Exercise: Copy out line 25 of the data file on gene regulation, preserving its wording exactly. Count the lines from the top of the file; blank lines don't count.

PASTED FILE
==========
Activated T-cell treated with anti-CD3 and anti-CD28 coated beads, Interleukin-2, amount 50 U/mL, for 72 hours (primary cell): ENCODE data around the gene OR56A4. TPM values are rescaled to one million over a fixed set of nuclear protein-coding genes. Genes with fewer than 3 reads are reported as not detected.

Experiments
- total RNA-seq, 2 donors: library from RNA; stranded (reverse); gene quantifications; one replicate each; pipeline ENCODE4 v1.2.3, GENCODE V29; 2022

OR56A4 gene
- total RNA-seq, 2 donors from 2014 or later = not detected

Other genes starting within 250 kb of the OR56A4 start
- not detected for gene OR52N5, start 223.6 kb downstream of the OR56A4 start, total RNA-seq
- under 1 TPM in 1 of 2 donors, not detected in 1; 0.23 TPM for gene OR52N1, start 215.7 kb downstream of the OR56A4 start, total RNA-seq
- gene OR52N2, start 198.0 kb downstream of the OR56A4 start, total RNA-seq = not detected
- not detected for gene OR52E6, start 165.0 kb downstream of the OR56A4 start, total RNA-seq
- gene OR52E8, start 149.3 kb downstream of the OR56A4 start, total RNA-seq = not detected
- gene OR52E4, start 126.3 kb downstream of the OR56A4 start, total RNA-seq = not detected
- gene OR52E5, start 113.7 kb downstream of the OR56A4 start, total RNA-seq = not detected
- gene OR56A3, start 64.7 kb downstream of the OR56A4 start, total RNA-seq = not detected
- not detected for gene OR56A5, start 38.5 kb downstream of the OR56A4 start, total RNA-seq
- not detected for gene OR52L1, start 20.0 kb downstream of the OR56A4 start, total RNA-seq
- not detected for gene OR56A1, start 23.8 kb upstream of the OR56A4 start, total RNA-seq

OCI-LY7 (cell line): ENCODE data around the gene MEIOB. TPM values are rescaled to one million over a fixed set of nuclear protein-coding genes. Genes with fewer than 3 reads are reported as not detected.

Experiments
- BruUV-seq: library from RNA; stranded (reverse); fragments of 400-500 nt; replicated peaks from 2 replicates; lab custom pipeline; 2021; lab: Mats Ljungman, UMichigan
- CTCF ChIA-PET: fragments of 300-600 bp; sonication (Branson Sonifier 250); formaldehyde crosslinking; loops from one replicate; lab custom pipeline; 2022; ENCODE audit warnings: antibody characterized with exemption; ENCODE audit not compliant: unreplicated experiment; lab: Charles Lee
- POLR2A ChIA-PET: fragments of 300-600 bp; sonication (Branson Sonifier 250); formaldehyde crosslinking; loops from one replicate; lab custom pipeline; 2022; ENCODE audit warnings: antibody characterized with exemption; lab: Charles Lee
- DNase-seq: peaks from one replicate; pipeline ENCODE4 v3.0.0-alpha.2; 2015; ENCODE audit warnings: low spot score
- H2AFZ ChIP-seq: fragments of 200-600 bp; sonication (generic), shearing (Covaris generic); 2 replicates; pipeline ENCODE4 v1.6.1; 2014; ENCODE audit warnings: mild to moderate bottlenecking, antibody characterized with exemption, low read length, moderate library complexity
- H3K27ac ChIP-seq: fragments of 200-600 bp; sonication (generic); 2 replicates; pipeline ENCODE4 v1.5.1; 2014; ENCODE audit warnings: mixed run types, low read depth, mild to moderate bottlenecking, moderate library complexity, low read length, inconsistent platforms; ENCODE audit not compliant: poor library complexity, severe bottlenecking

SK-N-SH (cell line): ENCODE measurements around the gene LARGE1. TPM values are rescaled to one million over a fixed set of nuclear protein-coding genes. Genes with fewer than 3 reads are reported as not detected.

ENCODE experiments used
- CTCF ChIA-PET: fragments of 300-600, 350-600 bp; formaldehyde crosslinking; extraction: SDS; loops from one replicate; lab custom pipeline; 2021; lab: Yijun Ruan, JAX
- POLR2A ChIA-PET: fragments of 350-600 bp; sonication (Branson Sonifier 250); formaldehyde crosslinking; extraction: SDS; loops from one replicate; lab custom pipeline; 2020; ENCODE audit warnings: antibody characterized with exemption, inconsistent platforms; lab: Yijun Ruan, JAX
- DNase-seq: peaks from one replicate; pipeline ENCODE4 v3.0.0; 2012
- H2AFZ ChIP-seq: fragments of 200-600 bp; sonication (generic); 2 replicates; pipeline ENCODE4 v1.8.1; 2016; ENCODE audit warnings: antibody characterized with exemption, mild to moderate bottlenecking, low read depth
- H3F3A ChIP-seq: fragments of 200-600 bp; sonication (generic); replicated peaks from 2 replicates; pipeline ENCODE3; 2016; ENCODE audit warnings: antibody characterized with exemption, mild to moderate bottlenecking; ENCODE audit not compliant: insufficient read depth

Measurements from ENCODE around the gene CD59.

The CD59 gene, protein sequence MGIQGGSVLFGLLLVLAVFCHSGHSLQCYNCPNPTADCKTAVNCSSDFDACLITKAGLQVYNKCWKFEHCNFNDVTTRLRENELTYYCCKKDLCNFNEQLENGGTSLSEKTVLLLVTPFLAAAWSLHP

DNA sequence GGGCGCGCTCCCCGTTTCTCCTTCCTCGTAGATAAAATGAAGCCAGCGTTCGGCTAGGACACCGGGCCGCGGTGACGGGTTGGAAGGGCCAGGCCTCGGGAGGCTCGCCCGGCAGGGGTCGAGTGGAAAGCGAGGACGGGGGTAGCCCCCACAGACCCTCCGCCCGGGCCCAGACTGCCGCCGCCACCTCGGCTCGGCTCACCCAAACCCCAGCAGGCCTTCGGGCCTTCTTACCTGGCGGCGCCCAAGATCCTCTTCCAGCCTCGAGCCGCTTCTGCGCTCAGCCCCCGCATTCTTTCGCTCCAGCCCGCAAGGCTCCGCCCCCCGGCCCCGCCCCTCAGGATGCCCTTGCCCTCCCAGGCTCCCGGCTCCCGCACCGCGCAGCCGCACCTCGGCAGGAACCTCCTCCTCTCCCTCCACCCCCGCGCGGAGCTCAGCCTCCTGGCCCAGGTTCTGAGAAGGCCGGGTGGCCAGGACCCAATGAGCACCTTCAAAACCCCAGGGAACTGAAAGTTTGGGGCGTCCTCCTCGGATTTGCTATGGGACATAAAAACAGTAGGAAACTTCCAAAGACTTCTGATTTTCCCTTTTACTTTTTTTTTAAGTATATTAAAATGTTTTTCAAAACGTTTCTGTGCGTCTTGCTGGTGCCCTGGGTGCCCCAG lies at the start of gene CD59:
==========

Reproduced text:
- H3K27ac ChIP-seq: fragments of 200-600 bp; sonication (generic); 2 replicates; pipeline ENCODE4 v1.5.1; 2014; ENCODE audit warnings: mixed run types, low read depth, mild to moderate bottlenecking, moderate library complexity, low read length, inconsistent platforms; ENCODE audit not compliant: poor library complexity, severe bottlenecking